After the marriage knott thus knitt the King and Queen came hand in hand under a riche canopie, beinge borne over them with 6 knightes and 2 swordes before them, all the lordes both Englishe and strangers richelye apparelled goeinge afore them, the trumpetts then blowinge tyll they came into the quier, where all the priestes and singinge men all in riche copes began to singe a psalme used in marriages, the King and Queen kneelinge awhile before the aulter, eche of them havinge a taper afore them; then after her Majestic went into her traveys on the right syde, and the King into another on the left syde; after the gospell they came owt and kneeled before the alter openlye all the masse tyme, and the care-cloth was holden ouer them; and he kissed the bishopp at the Agnus and then her Majestic. The masse done the Kinge of Herroldes openlye in the churche, and in presence of the King, the Queen, the lordes and ladies, and all the people, solemnlye proclaymed their Maiesties Kinge and Queene, with their title and style, in manner as followeth:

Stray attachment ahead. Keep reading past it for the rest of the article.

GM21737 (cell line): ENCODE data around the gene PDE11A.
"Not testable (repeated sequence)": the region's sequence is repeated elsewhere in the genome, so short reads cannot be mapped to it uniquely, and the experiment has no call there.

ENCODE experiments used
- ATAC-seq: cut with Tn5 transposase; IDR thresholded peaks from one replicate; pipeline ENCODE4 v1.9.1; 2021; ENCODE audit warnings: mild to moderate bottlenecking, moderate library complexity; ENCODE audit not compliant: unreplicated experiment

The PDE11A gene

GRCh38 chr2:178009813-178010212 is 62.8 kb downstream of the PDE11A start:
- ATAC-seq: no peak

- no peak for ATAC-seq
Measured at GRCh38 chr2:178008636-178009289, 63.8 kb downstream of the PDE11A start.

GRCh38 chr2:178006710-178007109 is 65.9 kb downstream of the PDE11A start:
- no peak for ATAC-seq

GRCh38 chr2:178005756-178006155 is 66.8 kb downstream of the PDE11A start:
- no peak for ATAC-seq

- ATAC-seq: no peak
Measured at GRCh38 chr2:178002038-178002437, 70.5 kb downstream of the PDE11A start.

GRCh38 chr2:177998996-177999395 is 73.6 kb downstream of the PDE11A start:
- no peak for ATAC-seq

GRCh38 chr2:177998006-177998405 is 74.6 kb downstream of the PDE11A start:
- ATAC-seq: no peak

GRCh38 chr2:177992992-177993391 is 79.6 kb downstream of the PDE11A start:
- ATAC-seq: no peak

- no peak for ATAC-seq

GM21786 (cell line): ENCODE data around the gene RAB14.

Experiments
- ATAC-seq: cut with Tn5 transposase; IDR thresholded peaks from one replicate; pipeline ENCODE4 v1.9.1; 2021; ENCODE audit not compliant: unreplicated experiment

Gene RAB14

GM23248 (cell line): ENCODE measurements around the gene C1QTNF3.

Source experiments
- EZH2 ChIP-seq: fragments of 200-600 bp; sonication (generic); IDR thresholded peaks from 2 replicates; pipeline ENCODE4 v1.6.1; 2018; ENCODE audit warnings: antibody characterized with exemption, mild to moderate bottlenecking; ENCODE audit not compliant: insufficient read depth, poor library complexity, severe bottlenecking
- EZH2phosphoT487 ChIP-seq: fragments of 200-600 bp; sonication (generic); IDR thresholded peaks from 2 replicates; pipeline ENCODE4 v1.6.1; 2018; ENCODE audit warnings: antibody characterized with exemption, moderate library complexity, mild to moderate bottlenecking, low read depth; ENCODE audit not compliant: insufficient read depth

Philippe and Marie, by the grace of God Kinge and Queene of Englande, France, Naples, Jerusalem, and Irelande, Defenders of the Faythe, Princes of Spayne and Sicilie, Archdukes of Austriche, Dukes of Mylane, Burgundye, and Brabant, Countes of Aspurge, Flaunders, and Tyrrole. Which proclamation ended, the trumpetts blue and other noyses playde. And then the Kinge and Queene came furthe hand in hand, with their lordes, ladies, and gentlemen waytinge on them, and 2 swordes borne afore them in manner aforesaid; and so went on foote to the courte, and there dined openlye in the hall, both together at one table."